Inside it was spacious and airy. Lofty and light the nave long and plain but yet with a quiet beauty. At the start of our journey we walked up the nave and we saw the Tournay font made from 12th century marble brought over from France. Still used to today it is a
masterpiece covered with mythical beasts carved into its sides.
All along the nave walls were the Forest Stations of the Cross carved by William Fairbank from many different woods.
The crossing screen was sublime carved intricately around the 1330's and the closed space behind was reserved for the clergy and their assistants and the choir. Jo Public 1300 was not allowed in there. A fantastic piece of carving with just the hints of the blues and reds of the painted stone . Sadly these had been removed and there was just a vestige of colour here and there .
To one side of the crossing was the Deans Eyes Window with glass installed as far back as 1220. A lovely delicate work of tracery, lead and glass and which faced North which apparently was where evil came from . We pondered on whether that meant the Scots or the Vikings. Opposite was the Bishops Eye window another similar confection of tracery and colour which overlooked the city.
The treasury sadly was closed as we passed by but perhaps you could visit on one of the many ground floor tours that were available throughout the day. It
was possible to go on tours up the towers and up on to the roof but we did not go on any of them. Instead we walked through the pretty cloisters to the tea rooms where we sat for a while eating scones with cream and jam and cheese and tomato sandwiches washed down with a welcome pot of tea.
After that short break we went in search of the Lincoln Imp situated in the Angel Choir. We struggled to find it until shown . It is hidden away at the top of a column and we had to ask a verger to point it out to us. High up it looks down on the cathedral below .
To the other side of the Angel Choir was the tomb of Eleanor of Castille the wife of Edward I. Her heart and body were buried elsewhere and it seems Lincoln got her entrails . Further along the passage was the tomb of Kathryn Swynford the wife of John of Gaunt Duke of Lancaster and son of King Edward III. . She had been the Duke's lover for many years before their marriage.
Doorways opened up to St Hughs
Choir a lovely space filled with the bright brass lectern , the wooden choir stalls and the high altar. Considering it was the Easter Holidays the Choir was empty and very quiet and peaceful and we were able to just stand and admire the workmanship of the medieval workers.
After leaving the cathedral we walked over to the Castle another landmark of the city of Lincoln. The streets around the cathedral are pretty with none of the major high street stores just small shops selling local goods, cafes spilling onto the street and tiny bookshops . It made a great change from the usual town centre street.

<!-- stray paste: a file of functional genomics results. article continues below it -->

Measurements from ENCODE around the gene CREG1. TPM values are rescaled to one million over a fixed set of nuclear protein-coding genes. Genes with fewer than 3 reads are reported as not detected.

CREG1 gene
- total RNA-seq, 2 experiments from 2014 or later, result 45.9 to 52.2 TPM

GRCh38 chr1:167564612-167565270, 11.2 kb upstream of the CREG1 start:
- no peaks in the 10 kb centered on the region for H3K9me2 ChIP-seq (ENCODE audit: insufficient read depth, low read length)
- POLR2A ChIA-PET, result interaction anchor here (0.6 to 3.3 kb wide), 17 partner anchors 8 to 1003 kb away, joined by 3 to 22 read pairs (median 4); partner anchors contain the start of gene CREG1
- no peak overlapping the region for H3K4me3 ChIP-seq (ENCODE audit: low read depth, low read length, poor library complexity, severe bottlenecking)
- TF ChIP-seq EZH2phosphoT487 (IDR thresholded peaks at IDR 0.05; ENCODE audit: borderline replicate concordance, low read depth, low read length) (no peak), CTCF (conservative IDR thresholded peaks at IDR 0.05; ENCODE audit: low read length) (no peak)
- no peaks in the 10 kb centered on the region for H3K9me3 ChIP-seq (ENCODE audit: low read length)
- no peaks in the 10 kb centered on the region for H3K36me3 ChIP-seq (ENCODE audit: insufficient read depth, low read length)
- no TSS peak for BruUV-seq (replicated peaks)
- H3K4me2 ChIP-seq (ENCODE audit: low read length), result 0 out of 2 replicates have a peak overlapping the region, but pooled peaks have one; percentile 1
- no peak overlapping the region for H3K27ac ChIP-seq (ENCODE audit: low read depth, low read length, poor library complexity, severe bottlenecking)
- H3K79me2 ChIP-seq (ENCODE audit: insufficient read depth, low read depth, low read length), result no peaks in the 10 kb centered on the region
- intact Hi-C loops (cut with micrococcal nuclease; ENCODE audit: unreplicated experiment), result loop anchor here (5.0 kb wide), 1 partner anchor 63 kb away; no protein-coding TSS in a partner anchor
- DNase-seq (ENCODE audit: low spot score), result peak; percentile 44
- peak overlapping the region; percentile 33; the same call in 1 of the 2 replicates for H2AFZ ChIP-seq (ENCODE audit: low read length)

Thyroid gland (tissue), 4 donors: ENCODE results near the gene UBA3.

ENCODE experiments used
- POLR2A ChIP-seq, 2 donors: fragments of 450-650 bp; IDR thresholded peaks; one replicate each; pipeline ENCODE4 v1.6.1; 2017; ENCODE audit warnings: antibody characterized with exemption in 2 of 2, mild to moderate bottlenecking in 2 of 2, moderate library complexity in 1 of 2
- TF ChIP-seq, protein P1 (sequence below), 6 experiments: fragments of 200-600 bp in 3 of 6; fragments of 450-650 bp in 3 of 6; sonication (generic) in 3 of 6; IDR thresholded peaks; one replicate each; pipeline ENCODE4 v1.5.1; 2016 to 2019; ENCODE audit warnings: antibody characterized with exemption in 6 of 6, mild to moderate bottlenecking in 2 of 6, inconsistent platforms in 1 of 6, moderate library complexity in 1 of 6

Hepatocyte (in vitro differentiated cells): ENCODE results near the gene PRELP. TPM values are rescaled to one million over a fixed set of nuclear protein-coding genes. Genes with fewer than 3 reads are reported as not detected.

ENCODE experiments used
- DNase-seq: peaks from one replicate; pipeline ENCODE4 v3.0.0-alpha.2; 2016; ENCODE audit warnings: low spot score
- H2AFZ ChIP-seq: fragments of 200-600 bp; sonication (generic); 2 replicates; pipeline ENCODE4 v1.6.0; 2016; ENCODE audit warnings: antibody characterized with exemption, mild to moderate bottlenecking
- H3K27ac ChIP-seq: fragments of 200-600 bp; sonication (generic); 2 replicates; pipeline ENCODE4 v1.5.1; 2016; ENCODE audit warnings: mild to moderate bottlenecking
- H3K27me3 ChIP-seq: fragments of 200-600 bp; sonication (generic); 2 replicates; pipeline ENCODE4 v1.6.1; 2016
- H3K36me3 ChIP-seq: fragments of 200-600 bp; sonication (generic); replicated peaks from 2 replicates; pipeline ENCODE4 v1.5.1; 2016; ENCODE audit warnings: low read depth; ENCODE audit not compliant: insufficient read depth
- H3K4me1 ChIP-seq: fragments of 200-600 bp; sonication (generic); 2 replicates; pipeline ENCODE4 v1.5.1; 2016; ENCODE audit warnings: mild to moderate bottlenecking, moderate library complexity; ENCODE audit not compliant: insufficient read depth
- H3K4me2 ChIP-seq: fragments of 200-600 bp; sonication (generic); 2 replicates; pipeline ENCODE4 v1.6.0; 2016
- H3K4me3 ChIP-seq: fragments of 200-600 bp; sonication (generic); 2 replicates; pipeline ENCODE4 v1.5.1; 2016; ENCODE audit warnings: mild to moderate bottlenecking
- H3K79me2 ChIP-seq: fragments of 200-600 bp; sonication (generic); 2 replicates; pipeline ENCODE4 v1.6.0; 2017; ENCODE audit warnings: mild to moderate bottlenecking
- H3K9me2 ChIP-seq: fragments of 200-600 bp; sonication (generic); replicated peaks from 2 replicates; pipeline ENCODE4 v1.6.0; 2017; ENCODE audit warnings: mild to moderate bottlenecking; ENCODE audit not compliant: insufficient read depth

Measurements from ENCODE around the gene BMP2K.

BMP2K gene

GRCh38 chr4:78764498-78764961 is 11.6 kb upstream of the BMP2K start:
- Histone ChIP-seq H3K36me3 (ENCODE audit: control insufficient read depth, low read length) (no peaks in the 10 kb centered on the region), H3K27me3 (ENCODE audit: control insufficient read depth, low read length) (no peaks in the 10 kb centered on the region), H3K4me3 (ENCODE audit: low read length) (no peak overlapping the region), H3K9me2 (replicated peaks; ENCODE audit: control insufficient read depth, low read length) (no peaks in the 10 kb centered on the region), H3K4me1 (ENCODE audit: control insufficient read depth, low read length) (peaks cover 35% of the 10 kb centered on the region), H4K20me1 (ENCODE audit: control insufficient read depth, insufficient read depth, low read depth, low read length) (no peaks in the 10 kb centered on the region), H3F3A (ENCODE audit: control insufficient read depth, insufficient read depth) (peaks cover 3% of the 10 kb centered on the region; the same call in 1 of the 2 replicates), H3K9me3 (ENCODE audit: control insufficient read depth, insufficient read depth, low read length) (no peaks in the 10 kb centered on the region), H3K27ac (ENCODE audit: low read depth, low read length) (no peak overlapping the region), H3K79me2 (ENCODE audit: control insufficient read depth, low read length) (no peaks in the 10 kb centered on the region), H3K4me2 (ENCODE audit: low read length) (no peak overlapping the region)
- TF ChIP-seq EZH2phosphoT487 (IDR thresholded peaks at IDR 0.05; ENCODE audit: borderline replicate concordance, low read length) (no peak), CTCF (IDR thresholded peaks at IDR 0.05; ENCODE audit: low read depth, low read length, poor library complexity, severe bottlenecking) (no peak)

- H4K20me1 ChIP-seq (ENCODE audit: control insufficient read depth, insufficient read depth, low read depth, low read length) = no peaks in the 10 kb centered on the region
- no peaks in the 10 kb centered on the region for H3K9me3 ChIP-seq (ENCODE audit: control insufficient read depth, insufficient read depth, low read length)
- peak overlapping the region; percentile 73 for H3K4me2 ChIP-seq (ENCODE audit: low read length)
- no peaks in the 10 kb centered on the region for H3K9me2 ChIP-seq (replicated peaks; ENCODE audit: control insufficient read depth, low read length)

The castle was constructed during the late 11th century by William the Conqueror on the site of a Roman fortress. The castle is unusual in that it has two mottes although one is more noticeable than the other. I don't think we saw the second one . We had paid for dual tickets at the cathedral and exchanged our tickets before walking around the medieval walls which gave fantastic views across the city.
Inside the grounds are the courts which are being used to this day. The court was in
session on our visit and judges, legal executives and barristers sat in the sun on the grass reading their case papers. The castle is also home to the old gaol which reminded us of our home town gaol in Ruthin . A barren building all form and function suited to make life difficult for its inmates . Males and Females separate , even kept apart for the weekly sunday church services. A utilitarian building which must have been grim for its inmates. In the grounds were the tiny headstones of the prisoners each with their initials engraved upon them. Quite a sad area even if the dead were felons. A part broken Eleanor Cross stood in front of the parklands.
The other notable feature of the castle is that it houses one of the four remaining copies of the Magna Carta. Housed in a new purpose built building it was hard to see the important document written in Latin due to the darkness within the building. We did manage to see it but the darkness meant it was not possible to view it properly. Magna Carta the Great Charter was agreed by King John at Runnymede in 1215. It
has become the cornerstone for democratic rights in the fledgling English parliament and later adopted by other countries and forms part of the American democratic system.
We had a lovely day in a beautiful city . One we had bypassed before but now realise just how lovely it is .